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The 5 Good Boundaries of the Good Samaritan

We are all familiar with the story of the Good Samaritan. We marvel at the kindness and generosity of the Samaritan, who poses as a big contrast to the ‘bad guys’ in the story, the Priest and the Levite. We like a straightforward conclusion: the bad guys are selfish, while the good guy is compassionate. Be like the good guy.

Yet why did Jesus go into so many details to describe how the Good Samaritan helps the injured man? The story actually illustrates not the difference between good guys and bad guys, but between healthy boundaries and unhealthy boundaries.

The Priest and the Levite certainly have their boundaries up, and possibly for good reasons. As public religious figures, they are not to defile themselves. We do not know the social status of the unfortunate man. Yet we can speculate from the fact that he is walking in the desert by himself that he is probably not your typical respectable middle-class man. In Moses’ Law, priests are not to touch any one deemed ‘unclean’. And if this person is an outcast (which he probably is), or worse, dead, the priest would have to go through all sorts of ceremonial procedures to cleanse themselves, disrupting a lot of their important religious duties.

The Priest and the Levite certainly knew their boundaries. They knew the Law doesn’t require them to help this mysterious man, but requires them to stay away from the ‘unclean’. So to be ‘safe’, they avoid having anything to do with the man. They “pass by on the other side” as Jesus describes. That is the safe thing to do.

They were ‘protecting’ themselves, and also the Law as well! But is this how God wants His Law to be observed and fulfilled? What exactly are they protecting? God’s Law or themselves?

Now enters the Samaritan. Does he embrace this injured man with no understanding of boundaries? Is he ‘good’ simply because he gives everything to the injured man? Well, Jesus’ description of the Samaritan’s actions reveal at least five important boundaries:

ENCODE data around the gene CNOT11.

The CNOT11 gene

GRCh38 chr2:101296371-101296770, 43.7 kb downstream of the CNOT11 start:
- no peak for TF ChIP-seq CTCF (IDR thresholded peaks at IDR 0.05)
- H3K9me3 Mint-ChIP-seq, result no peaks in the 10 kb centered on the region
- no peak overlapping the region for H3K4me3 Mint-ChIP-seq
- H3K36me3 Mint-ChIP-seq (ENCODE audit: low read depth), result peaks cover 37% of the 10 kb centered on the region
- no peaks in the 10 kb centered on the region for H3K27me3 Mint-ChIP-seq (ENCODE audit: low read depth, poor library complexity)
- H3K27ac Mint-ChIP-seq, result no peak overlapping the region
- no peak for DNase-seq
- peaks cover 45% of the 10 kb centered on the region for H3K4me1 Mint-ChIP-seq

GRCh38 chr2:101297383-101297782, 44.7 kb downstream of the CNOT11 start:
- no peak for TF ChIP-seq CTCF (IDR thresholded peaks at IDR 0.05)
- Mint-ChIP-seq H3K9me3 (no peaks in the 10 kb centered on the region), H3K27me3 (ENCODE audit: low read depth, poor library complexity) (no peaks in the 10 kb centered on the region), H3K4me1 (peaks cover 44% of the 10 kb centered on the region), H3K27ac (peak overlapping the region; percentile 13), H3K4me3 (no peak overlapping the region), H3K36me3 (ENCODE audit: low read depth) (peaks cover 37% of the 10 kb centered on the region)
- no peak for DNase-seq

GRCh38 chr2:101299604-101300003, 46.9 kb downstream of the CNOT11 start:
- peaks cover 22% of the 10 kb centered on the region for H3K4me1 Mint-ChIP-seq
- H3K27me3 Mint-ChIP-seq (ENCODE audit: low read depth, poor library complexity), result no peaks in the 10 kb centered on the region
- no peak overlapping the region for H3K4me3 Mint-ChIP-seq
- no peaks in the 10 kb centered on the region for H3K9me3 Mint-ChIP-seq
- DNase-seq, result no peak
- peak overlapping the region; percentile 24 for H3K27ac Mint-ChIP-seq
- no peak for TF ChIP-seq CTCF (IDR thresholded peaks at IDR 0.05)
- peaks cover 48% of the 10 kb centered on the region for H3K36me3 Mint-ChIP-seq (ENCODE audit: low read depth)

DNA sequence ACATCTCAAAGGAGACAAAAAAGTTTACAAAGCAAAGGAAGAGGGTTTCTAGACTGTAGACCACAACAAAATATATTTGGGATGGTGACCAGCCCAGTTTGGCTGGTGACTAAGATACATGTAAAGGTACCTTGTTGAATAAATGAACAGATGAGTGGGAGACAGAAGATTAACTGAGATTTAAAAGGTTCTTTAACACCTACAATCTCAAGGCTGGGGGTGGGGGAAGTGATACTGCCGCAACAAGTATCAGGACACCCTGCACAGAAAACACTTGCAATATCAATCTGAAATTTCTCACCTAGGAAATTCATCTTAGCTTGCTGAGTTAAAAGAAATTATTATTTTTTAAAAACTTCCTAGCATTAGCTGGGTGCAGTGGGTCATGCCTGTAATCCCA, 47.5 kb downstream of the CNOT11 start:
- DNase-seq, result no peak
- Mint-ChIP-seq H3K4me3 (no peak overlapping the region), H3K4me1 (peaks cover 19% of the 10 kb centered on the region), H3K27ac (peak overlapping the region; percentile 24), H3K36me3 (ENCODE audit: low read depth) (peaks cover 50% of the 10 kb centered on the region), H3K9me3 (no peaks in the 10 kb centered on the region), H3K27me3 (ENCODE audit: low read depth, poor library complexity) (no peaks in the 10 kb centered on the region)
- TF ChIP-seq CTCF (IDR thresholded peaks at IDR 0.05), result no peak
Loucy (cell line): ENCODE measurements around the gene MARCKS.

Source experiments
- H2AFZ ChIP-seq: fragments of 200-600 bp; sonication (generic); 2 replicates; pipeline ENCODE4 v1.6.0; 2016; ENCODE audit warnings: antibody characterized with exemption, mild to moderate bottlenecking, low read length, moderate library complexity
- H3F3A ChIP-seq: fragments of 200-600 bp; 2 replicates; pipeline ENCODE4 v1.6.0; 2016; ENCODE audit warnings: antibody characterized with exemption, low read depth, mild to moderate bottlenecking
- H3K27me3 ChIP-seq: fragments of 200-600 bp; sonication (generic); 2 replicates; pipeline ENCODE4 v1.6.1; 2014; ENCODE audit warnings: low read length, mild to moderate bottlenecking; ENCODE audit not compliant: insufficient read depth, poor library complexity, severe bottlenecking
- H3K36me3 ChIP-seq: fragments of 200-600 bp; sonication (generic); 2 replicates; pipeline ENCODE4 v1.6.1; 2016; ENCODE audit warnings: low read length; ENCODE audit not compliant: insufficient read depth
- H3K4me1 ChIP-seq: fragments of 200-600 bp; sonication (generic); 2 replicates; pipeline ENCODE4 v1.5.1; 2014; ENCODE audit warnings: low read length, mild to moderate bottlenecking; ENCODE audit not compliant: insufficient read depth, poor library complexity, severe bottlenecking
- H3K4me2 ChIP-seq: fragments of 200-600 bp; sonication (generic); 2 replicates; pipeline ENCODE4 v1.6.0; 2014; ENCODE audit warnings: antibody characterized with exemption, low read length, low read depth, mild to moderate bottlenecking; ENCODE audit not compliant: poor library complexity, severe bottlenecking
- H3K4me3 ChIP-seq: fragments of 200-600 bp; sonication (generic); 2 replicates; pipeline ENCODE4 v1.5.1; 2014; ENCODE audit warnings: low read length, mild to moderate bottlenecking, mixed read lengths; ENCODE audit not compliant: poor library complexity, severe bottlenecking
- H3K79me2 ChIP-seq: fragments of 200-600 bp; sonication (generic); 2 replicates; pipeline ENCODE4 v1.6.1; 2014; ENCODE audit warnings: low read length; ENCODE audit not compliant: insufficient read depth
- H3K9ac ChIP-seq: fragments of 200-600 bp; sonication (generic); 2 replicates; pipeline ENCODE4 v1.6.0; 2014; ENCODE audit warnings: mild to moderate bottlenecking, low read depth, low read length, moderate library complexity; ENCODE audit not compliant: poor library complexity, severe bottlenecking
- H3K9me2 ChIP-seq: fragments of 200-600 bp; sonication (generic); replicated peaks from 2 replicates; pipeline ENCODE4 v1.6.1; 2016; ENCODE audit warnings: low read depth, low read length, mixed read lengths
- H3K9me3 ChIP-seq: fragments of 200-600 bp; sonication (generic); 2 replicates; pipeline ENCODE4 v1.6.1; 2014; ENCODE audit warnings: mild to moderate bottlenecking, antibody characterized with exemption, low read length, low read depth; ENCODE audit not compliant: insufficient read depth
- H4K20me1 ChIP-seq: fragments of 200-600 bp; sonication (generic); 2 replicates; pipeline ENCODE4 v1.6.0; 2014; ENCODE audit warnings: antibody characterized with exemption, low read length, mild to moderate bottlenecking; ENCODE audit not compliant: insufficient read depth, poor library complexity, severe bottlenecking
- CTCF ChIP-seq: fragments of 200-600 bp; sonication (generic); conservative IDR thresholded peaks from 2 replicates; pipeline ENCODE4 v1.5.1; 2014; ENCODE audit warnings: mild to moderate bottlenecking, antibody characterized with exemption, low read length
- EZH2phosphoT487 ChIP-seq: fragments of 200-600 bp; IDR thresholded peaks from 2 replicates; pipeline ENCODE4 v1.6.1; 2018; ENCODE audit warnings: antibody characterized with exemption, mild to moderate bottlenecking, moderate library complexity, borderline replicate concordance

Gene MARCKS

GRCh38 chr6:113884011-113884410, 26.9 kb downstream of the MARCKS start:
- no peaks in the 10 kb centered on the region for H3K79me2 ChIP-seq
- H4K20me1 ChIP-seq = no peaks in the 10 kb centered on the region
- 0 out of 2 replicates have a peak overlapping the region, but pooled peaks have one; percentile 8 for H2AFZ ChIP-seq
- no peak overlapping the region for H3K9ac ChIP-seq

1. Boundaries in physical contact

The Samaritan immediately approaches the injured man and attends to his most urgent need: first aid. In 10:34, Jesus describes, ‘he went to him and bandaged his wounds, pouring on oil and wine.’ (Note: that’s not how we treat wounds in modern times). This close contact is important for the man’s safety and possibly even his life. His need for mercy and compassion at the time is far greater than the risks the Priests and the Levite have tried to avoid earlier.

However, after fulfilling this urgent need, the Samaritan does not have any more direct physical contact with him. He simply puts him on his donkey, and brings him to an inn instead of his own home. He takes care of him in the inn. In this way, the Samaritan’s own family is not affected. He himself is also not exhausted by bringing the injured to safety, at least not more than what is necessary.

2. Boundaries in time

The Samaritan does not stay with the injured man for long. Jesus emphasizes he went away the following day (10:35). Right after making sure the injured is being cared for in the inn, the Samaritan goes back to his family, or attends to his own usual business. He still has time for the people and activities he has planned for that day. His family life is not disrupted by the incident. But he hasn’t abandoned the poor man. He will come back to the inn when he is available again. He has full control of the timing of his whereabouts and attention.